Managing Problem Behaviors in Children

It’s often frustrating when you ask or tell your child to do something and they don’t do it. But as a parent, you can often shape or change your child’s behavior with the use of calm, clear commands. There are also times when ignoring, time out, or sticker charts can serve as helpful tools.

Here are some tips for changing your child’s behavior from the pediatric behavioral health experts at UPMC Children’s Hospital of Pittsburgh.

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How To Make Your Commands Work

When you talk to your child:

  • Get close to your child and look at them as you speak.
  • Get down to their level and touch them gently.
  • Be calm as you give a clear, concise directive.
  • Use language your child can understand given their age and developmental level.
  • Avoid giving commands in the form of a question. “Do you want to clean your room?” gives an option for your child to say “no” in response.
  • Praise your child as soon as they follow through or complete the desired task. For example: 5-year-old Ben is on top of the kitchen counter. Parent goes over to Ben, touches his arm, and says quietly, “Ben, please get off of the counter now.” When Ben gets down, parent says, “I like the way you listened and got off the counter. We don’t climb on the counter as it is unsafe.” Parent gives Ben a hug.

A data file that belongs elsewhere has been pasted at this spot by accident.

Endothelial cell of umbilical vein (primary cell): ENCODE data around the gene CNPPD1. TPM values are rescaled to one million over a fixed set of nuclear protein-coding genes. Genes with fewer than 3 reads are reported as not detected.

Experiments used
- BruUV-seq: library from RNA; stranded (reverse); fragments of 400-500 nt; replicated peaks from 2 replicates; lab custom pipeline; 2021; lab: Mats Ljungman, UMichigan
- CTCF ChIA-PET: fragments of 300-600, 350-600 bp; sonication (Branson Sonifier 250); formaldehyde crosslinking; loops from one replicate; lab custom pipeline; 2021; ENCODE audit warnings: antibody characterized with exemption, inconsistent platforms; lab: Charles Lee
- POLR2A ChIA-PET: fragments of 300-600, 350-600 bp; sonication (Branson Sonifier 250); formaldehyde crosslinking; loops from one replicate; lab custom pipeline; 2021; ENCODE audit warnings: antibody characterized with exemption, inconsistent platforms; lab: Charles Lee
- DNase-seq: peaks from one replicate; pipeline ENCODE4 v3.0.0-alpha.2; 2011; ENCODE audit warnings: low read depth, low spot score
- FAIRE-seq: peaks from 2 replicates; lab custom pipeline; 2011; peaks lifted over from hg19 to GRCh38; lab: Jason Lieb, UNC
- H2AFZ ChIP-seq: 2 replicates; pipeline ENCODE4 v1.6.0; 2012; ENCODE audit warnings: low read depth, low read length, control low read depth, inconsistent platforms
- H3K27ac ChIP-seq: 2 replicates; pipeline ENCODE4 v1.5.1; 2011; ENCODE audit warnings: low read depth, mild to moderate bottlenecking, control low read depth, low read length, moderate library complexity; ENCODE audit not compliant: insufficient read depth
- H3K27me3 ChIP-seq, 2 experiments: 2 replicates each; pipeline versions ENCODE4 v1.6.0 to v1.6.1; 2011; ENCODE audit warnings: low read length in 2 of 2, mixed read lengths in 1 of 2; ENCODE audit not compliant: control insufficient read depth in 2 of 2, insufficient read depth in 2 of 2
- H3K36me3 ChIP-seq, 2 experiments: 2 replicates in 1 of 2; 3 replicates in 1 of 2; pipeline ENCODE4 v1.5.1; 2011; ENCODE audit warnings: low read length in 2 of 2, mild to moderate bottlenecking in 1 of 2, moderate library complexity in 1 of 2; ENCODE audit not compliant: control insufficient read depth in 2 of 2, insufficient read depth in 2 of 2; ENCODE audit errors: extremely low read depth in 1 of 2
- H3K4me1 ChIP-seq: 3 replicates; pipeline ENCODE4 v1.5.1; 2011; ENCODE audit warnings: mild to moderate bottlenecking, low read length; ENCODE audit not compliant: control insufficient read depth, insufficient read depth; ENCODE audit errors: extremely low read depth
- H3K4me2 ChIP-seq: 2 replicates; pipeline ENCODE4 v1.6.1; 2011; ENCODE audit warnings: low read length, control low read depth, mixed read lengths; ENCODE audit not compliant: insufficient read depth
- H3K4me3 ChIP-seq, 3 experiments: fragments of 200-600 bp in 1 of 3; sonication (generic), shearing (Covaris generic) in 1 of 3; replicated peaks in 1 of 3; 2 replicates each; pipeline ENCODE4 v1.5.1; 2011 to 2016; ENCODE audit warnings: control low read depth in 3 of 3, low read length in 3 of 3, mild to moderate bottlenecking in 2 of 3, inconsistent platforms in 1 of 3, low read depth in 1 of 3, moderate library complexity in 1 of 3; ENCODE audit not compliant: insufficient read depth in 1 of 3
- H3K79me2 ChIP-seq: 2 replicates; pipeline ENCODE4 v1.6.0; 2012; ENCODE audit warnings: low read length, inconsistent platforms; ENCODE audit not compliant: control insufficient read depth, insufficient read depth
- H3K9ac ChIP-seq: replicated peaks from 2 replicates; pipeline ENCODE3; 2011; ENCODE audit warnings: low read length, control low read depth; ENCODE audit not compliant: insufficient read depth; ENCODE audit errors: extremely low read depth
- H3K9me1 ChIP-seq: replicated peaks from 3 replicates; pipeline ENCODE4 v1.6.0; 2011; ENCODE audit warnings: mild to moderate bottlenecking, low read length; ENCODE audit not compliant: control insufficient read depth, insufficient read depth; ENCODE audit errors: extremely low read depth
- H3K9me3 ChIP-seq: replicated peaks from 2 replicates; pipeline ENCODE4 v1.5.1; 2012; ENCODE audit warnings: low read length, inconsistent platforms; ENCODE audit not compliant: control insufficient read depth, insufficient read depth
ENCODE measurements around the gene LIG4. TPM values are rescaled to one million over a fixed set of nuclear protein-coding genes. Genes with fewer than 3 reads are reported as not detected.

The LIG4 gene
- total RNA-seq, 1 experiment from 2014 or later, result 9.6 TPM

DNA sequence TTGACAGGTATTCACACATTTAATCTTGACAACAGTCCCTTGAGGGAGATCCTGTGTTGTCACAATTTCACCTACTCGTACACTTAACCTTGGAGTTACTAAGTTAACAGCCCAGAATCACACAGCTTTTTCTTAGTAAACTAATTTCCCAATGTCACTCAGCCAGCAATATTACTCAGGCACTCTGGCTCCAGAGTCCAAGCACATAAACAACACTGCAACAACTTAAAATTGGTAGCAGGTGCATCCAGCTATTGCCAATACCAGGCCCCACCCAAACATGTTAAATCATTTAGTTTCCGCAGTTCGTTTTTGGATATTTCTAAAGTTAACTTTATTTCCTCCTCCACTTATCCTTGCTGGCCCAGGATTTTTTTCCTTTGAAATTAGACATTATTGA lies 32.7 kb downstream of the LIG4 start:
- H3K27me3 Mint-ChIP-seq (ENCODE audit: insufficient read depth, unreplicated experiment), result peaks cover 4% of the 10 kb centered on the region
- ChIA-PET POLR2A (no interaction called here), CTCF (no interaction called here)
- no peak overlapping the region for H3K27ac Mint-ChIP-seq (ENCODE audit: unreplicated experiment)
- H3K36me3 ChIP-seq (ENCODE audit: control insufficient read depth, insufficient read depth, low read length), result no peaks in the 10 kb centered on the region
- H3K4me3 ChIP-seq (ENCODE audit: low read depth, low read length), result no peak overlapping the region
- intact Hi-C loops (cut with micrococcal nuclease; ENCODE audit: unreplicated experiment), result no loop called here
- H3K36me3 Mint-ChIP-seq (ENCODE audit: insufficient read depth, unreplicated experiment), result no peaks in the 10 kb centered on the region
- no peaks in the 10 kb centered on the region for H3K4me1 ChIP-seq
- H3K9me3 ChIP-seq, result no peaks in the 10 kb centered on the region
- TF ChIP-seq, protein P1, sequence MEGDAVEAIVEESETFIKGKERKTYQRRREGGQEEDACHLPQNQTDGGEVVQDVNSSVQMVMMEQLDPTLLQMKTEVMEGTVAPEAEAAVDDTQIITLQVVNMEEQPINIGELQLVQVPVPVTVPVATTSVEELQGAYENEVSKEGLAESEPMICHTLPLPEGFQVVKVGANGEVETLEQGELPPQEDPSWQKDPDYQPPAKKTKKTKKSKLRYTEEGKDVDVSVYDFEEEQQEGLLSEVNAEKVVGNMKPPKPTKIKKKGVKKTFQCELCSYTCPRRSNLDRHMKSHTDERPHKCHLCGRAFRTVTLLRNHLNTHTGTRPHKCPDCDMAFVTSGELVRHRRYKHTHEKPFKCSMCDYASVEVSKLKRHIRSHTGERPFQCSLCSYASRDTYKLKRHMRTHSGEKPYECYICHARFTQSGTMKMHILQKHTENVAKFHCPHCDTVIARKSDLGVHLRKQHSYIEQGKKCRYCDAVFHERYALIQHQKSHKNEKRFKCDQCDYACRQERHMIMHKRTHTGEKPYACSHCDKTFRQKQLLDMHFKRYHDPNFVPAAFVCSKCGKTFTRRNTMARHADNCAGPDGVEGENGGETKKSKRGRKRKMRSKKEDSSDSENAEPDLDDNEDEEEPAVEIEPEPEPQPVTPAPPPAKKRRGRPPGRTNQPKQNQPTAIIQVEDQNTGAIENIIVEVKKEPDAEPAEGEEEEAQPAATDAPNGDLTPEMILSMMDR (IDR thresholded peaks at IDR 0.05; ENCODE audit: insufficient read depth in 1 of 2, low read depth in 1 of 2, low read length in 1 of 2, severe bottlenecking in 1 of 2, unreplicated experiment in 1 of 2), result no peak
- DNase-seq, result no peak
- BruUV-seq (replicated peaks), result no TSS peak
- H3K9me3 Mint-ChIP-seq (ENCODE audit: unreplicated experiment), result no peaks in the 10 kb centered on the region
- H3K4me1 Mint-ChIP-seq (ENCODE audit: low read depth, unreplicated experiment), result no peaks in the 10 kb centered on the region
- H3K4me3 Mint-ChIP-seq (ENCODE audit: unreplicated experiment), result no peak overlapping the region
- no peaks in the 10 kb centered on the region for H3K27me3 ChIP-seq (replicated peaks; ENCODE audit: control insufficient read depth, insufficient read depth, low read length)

When To Ignore Them

When you don’t like what your child is doing but it is not causing harm (for example, whining or making silly noises), just ignore it! Your response is not responding at all.

Reactions like raising your voice in response to annoying or frustrating behaviors can have the unintended effect of reinforcing them. This can cause them to instead occur more often.

Children decrease problem behaviors when you ignore them because they are just looking for attention. To use ignoring as a response, you can:

  • Stay calm.
  • Look away from your child.
  • Move away from your child.
  • Do not show any reaction on your face.